Case Reports

Bilateral wrist pain • limited range of motion • tenderness to palpation • Dx?

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► Bilateral wrist pain
► Limited range of motion
► Tenderness to palpation




A 12-year-old girl presented to my office (JH) with bilateral wrist pain. She had fallen on both wrists palmar-flexed and then, while trying to get up, landed on both wrists dorsi-flexed. The patient did not hear any “pops,” but felt immediate pain when her wrists hyperextended. Hand, wrist, and forearm x-rays were negative bilaterally for fractures. She was placed in bilateral thumb spica splints.

At follow-up one week later, the patient reported 6/10 pain in her left wrist and 7/10 pain in her right wrist. The pain increased to 10/10 bilaterally with movement and was not relieved by icing or nonsteroidal anti-inflammatory drugs. On physical exam, there was bilateral swelling of the wrists without ecchymosis or erythema. The patient had limited passive and active range of motion, especially during wrist extension. She also had tenderness to palpation over the anatomical snuff box, extending proximally to the distal radius bilaterally. She had no tenderness over the ulna or metacarpals, no loss of sensation in any area nerves, and she was neurovascularly intact bilaterally.

Based on the mechanism of injury, undetected fracture or full thickness ligament tear were both possible. Because of this, and because magnetic resonance imaging (MRI) entails no radiation exposure, MRI was chosen for additional imaging of both wrists.


The right wrist suffered a fracture, plus...

The MRI revealed bilateral, nondisplaced, extra-articular fractures extending through the scaphoid waist, with surrounding bone marrow edema. In the right wrist, the patient also had a low-grade partial tear of the membranous portion of the scapholunate interosseous ligament (SLIL) at the scaphoid attachment (FIGURE 1). In the left wrist, she also had a low-grade sprain of the SLIL without tear (FIGURE 2).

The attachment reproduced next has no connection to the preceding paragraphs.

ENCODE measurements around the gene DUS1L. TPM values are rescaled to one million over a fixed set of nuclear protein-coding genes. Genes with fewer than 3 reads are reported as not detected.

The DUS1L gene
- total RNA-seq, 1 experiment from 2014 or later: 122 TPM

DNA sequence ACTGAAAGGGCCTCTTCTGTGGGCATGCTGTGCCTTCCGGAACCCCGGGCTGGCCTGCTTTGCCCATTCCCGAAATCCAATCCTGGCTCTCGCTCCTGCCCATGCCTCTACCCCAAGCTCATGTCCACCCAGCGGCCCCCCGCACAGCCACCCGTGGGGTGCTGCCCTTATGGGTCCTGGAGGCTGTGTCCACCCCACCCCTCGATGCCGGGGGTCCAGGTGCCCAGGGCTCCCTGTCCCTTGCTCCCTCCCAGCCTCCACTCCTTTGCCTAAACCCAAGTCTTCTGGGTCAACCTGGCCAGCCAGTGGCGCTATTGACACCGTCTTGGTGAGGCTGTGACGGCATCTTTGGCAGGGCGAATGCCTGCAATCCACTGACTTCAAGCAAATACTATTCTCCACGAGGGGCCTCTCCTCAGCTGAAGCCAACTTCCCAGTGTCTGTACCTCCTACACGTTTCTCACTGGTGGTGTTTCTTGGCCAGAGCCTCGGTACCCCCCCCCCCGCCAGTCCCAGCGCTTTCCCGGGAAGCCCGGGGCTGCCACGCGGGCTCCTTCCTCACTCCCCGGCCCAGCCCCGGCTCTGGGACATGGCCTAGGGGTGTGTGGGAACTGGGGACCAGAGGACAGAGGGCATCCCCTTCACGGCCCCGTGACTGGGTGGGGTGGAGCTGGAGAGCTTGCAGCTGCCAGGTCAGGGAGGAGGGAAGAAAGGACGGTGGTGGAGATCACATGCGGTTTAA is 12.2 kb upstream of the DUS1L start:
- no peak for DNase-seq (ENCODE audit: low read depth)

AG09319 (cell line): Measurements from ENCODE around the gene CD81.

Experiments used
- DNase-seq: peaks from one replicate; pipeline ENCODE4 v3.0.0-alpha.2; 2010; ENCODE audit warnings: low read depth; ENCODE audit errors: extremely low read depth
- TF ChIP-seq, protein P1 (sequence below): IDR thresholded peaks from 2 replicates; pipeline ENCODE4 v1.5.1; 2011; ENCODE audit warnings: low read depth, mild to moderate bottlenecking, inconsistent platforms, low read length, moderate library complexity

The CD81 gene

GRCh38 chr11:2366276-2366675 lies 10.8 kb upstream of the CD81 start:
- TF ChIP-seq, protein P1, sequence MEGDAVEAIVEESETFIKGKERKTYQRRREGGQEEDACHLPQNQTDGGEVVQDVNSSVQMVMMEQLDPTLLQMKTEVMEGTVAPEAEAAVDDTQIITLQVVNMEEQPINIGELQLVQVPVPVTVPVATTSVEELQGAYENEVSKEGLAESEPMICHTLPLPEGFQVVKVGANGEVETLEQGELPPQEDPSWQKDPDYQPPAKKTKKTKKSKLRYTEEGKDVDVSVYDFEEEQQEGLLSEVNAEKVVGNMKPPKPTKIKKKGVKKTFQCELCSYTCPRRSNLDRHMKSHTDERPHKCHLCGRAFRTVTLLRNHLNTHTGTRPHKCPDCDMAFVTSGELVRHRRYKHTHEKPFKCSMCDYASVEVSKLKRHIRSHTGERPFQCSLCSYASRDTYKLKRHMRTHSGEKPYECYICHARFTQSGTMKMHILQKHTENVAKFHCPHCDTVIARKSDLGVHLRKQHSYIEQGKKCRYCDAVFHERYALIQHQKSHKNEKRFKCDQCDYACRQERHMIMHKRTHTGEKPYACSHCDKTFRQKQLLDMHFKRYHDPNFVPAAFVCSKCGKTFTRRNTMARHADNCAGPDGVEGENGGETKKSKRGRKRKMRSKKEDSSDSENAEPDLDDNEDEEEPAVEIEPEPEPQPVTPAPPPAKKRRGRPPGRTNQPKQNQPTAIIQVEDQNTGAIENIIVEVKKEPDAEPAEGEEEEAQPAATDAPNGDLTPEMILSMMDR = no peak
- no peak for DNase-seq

Findings on the left wrist were similar to the right image


Carpal fractures account for 6% of all fractures.1 Scaphoid fractures are the most common carpal bone fracture among all age groups, but account for only 0.4% of all pediatric fractures.1-3 They’re commonly missed on x-rays because they are usually nondisplaced and hidden by other structures superimposed on the image.1,2,4 Undetected, scaphoid fractures can cause prolonged interruption to the bone’s architecture, leading to avascular necrosis of the proximal portion of the scaphoid bone.5,6

Bilateral scaphoid fractures are extremely rare and account for less than 1% of all scaphoid fractures.7 Very few of these cases have been published in the literature, and those that have been published have talked about the fractures being secondary to chronic stress fractures and as being treated with internal fixation (regardless of whether the fractures were nondisplaced or if the ligaments were intact).6-9

Our patient was placed in bilateral fiberglass short-arm thumb spica casts. We tried conservative treatment measures first because she had help with her activities of daily living (ADLs). At a follow-up visit 2 weeks later, we switched the casts to long-arm thumb spica casts because of the patient’s ability to pronate and supinate her wrists in the short-arm versions. After one month of wearing the long-arm casts, we placed her back in bilateral short-arm casts for 2 weeks. Eight weeks after the fall, we removed the short-arm casts for reevaluation.

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